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Long-Term Care for Seniors

The federal government says about two-thirds of us will need long-term care. This care is very expensive, and is not usually covered by health insurance, disability insurance, or Medicare.  So how will you pay for this care if you need it?

One option is to purchase long-term care insurance. This coverage pays for your care when you can no longer perform normal activities of daily living like bathing, dressing, feeding yourself, getting from a bed to a chair, and using the toilet or if you develop cognitive impairment. If you are eligible for the home health or community care services of long-term care insurance, it will also pay for services like helping with household tasks, meal preparation, and grocery shopping. 

If you meet the eligibility requirements, the cost of an assisted-living facility is covered by long-term care insurance. However, some assisted-living facilities require residents be able to perform most of the daily living activities noted above. This requirement would not allow the costs of those facilities to be covered by long-term care insurance.

Long-term care insurance itself can be very expensive, and the number of companies providing this insurance has dropped over the past several years as the cost of paying for the care has risen.  Policy holders have sometimes been hit with large premium increases.

On the other hand, paying nursing home expenses can quickly deplete your life savings, leaving you dependent on Medicaid and leaving nothing to your heirs.

Here are some other questions to ask if you are thinking about buying long-term care insurance:

What types of care does long term care insurance cover, and what doesn’t it cover?
Comprehensive long-term care policies typically cover skilled nursing care, intermediate care, custodial care, adult daycare, and hospice care. Policies will cover care performed in facilities such as nursing homes, assisted living facilities, and hospice facilities as well as care performed in the insured’s home. Policies do not cover pre-existing conditions, mental or emotional disorders (except for clinically diagnosed Alzheimer's disease or related degenerative or dementing illnesses), alcoholism and drug addiction, or self-inflicted injuries.

What is the typical cost of a year in a skilled care nursing home?  Will my insurance cover all of these costs?
The 2013 Genworth Cost of Care Study reported that the cost of a semi-private nursing home room in Pennsylvania in 2012 was about $95,000, the cost of a one-bedroom assisted living facility was about $38,000, and the cost of a home health aid was about $46,000. These costs must be paid by the policyholder during the policy’s elimination period (typically, the first 90 days of care). The policyholder will also be liable for costs that exceed the policy’s daily or monthly payment limit.

How much does long-term care insurance cost at my age?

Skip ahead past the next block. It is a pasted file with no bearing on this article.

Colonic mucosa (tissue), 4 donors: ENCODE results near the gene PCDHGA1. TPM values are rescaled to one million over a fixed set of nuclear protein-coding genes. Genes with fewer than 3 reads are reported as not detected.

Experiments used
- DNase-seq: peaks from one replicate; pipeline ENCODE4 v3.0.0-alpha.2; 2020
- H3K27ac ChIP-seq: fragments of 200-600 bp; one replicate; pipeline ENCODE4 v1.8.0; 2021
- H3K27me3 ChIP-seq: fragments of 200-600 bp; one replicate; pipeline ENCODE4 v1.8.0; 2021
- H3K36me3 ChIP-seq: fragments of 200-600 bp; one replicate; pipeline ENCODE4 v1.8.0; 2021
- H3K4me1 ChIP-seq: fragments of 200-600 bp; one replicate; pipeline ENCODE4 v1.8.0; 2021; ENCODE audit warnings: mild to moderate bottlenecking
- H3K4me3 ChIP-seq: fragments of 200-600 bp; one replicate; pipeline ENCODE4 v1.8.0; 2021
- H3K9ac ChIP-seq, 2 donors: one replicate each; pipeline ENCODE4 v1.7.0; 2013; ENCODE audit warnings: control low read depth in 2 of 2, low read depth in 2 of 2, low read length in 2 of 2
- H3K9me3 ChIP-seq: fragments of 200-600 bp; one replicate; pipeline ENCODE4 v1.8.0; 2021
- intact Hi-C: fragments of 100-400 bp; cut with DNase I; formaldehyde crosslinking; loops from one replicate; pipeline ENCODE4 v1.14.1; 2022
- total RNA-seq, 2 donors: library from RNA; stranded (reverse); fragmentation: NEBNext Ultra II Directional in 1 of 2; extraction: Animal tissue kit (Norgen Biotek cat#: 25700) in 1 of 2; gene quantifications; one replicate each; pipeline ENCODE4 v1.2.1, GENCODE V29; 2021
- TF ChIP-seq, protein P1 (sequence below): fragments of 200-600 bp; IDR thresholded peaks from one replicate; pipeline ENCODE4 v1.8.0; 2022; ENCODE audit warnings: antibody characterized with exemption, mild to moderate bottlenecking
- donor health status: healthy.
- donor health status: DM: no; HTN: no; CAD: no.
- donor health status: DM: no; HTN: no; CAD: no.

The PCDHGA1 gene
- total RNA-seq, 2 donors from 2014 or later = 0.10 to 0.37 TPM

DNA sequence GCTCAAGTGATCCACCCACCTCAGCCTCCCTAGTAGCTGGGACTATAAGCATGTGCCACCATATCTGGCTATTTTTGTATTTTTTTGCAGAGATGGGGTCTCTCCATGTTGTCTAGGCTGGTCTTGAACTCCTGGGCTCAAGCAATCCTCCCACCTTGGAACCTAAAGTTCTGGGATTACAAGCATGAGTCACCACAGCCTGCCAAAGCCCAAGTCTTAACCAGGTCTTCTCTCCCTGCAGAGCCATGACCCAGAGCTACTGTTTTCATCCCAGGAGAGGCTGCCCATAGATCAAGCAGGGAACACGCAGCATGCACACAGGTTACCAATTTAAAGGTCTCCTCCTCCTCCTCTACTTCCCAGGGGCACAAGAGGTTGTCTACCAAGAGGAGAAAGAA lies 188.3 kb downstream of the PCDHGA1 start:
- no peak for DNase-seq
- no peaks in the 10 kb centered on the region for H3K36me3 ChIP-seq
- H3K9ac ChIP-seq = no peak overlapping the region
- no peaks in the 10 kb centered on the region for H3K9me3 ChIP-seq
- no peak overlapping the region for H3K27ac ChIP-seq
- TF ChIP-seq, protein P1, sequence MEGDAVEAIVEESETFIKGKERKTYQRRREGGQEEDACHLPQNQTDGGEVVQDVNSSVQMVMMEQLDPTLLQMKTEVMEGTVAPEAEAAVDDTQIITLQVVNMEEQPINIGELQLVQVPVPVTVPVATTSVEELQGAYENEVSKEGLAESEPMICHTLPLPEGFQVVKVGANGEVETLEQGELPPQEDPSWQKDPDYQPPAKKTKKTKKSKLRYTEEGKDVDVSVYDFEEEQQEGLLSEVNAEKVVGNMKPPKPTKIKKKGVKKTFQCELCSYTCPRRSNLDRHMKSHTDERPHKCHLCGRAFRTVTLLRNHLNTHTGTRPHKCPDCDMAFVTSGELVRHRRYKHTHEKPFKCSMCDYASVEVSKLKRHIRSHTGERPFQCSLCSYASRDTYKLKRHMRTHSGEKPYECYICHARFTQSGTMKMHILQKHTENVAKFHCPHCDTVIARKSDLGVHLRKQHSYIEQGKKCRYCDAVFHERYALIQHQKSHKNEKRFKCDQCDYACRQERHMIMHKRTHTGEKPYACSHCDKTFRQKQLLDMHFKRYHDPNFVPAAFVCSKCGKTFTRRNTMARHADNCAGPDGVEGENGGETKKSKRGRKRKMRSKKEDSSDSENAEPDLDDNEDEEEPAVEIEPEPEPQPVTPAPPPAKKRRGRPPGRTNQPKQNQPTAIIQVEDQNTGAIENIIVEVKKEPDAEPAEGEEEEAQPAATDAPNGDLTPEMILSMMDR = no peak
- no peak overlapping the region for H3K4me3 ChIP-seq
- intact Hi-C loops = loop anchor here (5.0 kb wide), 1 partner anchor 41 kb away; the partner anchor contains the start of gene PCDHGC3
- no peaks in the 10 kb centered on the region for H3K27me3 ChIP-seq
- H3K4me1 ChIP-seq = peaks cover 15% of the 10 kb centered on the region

The cost of a policy varies greatly depending upon the insured’s age, gender, marital status, elimination period, benefit period, daily policy limit, and inflation protection options. Please see an insurance agent for more details.

Can my policy be cancelled if I pay my premiums on time and can my premiums increase? 
Your policy cannot be cancelled if you pay your premium on time but your premium may go up in the future. Long term care insurance is designed to be a level premium product but the insurer can raise premiums if losses are greater than anticipated.  Click on the link at the end of this Q&A to see the latest approved rate increases for long term care insurers in Pennsylvania.  Any rate increases will affect all insureds in your policy class – you cannot be singled out for an increase based upon an adverse change in your health.

If fewer companies are selling long term care insurance, how can I tell if the company I’m considering has the money needed to pay my bills if I need it to?
You can learn more about the financial strength of insurance companies here.

What is a long-term care partnership policy?
The Long-Term Care Partnership Program is a joint federal-state policy initiative designed to promote the purchase of private long-term care insurance, minimize the costs of the Medicaid program, and allow policyholders to pass assets to their heirs. The asset protection offered by the program is dollar-for-dollar -- every dollar of coverage that your long-term care policy provides allows you to keep a dollar in assets that normally would have to be spent down to qualify for Medicaid.

For example, say a Pennsylvania resident buys a Long-Term Care Partnership policy from a private company, uses the insurance, and exhausts the policy’s $300,000 in benefits and then qualifies for Medicaid. The policyholder will then be able to bequeath $300,000 of his assets to his heirs without fear of Medicaid asset recovery.

Visit our long-term care page for more information on coverage options.